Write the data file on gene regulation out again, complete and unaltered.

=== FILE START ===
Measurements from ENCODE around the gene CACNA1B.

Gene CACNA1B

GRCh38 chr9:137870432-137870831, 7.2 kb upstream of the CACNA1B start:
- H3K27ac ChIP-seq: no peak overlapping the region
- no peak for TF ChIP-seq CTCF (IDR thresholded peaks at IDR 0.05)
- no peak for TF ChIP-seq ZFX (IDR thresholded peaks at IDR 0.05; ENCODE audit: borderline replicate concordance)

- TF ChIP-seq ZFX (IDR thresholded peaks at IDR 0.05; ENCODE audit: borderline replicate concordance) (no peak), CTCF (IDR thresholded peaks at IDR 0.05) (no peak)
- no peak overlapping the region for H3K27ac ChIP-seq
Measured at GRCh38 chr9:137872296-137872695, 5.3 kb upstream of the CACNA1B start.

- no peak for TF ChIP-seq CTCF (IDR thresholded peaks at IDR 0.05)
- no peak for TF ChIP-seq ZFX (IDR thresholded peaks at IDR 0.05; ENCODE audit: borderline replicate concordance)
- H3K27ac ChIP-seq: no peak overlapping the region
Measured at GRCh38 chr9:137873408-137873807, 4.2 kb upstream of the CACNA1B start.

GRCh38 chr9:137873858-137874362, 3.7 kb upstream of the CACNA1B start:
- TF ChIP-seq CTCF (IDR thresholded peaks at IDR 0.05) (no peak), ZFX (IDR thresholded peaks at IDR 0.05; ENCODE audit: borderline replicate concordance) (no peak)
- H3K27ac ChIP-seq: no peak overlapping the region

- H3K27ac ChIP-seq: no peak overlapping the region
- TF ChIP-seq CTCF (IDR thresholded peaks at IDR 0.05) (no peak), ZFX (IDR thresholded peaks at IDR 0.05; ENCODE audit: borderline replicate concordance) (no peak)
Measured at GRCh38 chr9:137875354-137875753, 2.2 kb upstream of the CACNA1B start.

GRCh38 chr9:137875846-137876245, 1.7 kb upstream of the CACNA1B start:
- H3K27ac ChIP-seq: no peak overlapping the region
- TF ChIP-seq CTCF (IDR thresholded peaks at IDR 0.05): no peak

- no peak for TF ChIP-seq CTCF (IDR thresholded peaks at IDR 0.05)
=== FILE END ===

Measurements from ENCODE around the gene CACNA1B.

Gene CACNA1B

GRCh38 chr9:137870432-137870831, 7.2 kb upstream of the CACNA1B start:
- H3K27ac ChIP-seq: no peak overlapping the region
- no peak for TF ChIP-seq CTCF (IDR thresholded peaks at IDR 0.05)
- no peak for TF ChIP-seq ZFX (IDR thresholded peaks at IDR 0.05; ENCODE audit: borderline replicate concordance)

- TF ChIP-seq ZFX (IDR thresholded peaks at IDR 0.05; ENCODE audit: borderline replicate concordance) (no peak), CTCF (IDR thresholded peaks at IDR 0.05) (no peak)
- no peak overlapping the region for H3K27ac ChIP-seq
Measured at GRCh38 chr9:137872296-137872695, 5.3 kb upstream of the CACNA1B start.

- no peak for TF ChIP-seq CTCF (IDR thresholded peaks at IDR 0.05)
- no peak for TF ChIP-seq ZFX (IDR thresholded peaks at IDR 0.05; ENCODE audit: borderline replicate concordance)
- H3K27ac ChIP-seq: no peak overlapping the region
Measured at GRCh38 chr9:137873408-137873807, 4.2 kb upstream of the CACNA1B start.

GRCh38 chr9:137873858-137874362, 3.7 kb upstream of the CACNA1B start:
- TF ChIP-seq CTCF (IDR thresholded peaks at IDR 0.05) (no peak), ZFX (IDR thresholded peaks at IDR 0.05; ENCODE audit: borderline replicate concordance) (no peak)
- H3K27ac ChIP-seq: no peak overlapping the region

- H3K27ac ChIP-seq: no peak overlapping the region
- TF ChIP-seq CTCF (IDR thresholded peaks at IDR 0.05) (no peak), ZFX (IDR thresholded peaks at IDR 0.05; ENCODE audit: borderline replicate concordance) (no peak)
Measured at GRCh38 chr9:137875354-137875753, 2.2 kb upstream of the CACNA1B start.

GRCh38 chr9:137875846-137876245, 1.7 kb upstream of the CACNA1B start:
- H3K27ac ChIP-seq: no peak overlapping the region
- TF ChIP-seq CTCF (IDR thresholded peaks at IDR 0.05): no peak

- no peak for TF ChIP-seq CTCF (IDR thresholded peaks at IDR 0.05)